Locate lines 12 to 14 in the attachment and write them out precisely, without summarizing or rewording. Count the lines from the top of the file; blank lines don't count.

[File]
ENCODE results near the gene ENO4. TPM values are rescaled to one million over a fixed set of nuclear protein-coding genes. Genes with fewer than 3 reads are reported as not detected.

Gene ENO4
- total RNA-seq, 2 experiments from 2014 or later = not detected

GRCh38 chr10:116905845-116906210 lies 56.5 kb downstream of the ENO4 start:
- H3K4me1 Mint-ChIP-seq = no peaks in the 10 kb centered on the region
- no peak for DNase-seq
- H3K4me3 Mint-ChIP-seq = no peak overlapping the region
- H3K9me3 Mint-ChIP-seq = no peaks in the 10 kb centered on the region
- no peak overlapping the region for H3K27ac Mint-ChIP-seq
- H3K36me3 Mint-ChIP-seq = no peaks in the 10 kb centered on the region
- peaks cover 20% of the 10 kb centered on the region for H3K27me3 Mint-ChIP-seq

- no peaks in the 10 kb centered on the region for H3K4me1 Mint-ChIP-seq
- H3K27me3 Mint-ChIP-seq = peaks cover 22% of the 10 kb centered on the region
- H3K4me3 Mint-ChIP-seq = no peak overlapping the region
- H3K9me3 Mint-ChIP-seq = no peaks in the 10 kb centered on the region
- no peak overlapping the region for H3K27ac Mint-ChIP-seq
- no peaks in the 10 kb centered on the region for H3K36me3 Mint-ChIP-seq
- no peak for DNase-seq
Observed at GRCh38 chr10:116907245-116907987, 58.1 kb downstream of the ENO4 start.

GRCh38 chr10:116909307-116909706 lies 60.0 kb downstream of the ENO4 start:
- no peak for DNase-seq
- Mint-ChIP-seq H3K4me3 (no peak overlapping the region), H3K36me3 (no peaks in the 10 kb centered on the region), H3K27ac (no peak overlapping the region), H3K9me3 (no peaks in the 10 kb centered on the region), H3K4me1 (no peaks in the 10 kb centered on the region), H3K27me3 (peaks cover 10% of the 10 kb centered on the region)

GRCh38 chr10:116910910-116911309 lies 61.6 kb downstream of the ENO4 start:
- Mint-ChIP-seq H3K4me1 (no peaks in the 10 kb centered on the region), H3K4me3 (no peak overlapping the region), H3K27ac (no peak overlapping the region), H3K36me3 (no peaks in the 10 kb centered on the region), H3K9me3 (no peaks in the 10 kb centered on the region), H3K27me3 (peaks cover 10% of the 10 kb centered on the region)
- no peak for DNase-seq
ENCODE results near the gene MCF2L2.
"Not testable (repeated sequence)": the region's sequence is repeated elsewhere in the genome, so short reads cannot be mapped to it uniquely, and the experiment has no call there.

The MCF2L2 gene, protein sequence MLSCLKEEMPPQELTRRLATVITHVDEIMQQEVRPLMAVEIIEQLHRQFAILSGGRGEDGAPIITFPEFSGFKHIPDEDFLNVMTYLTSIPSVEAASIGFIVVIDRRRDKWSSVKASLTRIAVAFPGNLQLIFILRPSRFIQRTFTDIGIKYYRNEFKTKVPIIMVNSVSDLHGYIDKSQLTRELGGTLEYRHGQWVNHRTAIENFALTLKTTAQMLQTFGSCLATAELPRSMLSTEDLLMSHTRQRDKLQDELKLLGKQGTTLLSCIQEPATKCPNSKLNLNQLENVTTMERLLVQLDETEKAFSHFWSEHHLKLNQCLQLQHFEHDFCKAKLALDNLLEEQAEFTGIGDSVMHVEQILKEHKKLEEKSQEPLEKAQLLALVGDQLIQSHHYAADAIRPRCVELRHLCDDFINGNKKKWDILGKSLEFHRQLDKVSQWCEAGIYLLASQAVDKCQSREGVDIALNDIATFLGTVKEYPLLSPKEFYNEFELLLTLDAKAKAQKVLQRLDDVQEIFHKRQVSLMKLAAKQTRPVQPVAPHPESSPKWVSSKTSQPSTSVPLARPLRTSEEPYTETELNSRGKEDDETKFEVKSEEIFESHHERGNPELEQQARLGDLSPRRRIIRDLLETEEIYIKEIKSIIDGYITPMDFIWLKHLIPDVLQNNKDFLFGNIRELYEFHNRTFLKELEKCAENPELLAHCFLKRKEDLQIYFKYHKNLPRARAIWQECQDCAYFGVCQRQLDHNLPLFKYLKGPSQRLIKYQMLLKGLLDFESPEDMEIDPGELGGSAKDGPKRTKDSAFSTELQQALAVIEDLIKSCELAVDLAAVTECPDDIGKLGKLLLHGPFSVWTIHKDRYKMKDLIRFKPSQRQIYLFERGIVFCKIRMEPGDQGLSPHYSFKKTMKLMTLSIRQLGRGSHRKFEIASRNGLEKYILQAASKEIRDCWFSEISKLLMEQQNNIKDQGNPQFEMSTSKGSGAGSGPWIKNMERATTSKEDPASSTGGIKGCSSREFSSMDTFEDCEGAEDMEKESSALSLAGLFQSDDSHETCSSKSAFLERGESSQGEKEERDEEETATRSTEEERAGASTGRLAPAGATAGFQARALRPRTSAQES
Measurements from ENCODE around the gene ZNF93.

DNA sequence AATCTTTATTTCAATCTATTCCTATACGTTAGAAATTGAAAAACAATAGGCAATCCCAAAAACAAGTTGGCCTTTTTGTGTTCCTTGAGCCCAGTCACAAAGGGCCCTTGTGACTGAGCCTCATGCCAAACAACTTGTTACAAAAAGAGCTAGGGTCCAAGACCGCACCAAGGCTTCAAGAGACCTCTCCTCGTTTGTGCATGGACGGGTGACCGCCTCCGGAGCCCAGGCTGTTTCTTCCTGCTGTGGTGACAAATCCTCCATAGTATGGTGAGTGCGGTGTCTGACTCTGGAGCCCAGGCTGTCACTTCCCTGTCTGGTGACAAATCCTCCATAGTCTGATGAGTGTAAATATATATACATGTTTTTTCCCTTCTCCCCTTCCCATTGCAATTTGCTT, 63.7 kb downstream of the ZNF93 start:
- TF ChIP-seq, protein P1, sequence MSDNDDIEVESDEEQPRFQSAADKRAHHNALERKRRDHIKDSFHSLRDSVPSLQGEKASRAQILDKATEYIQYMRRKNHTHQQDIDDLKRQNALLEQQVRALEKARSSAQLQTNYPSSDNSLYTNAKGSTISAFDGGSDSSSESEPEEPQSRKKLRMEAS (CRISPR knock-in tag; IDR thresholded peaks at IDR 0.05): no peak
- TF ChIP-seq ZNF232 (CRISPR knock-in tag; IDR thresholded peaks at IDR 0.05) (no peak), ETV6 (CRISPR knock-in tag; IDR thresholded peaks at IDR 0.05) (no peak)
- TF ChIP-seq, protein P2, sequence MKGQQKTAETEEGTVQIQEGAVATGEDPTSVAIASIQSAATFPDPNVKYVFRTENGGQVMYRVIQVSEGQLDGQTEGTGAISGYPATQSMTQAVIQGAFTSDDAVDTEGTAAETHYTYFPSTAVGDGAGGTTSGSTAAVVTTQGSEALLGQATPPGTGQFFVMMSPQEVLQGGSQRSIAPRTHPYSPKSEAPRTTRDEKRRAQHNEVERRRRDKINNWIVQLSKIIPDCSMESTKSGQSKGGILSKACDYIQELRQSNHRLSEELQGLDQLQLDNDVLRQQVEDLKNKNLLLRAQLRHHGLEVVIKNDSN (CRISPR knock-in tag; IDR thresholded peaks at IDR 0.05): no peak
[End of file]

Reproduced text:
- no peaks in the 10 kb centered on the region for H3K4me1 Mint-ChIP-seq
- H3K27me3 Mint-ChIP-seq = peaks cover 22% of the 10 kb centered on the region
- H3K4me3 Mint-ChIP-seq = no peak overlapping the region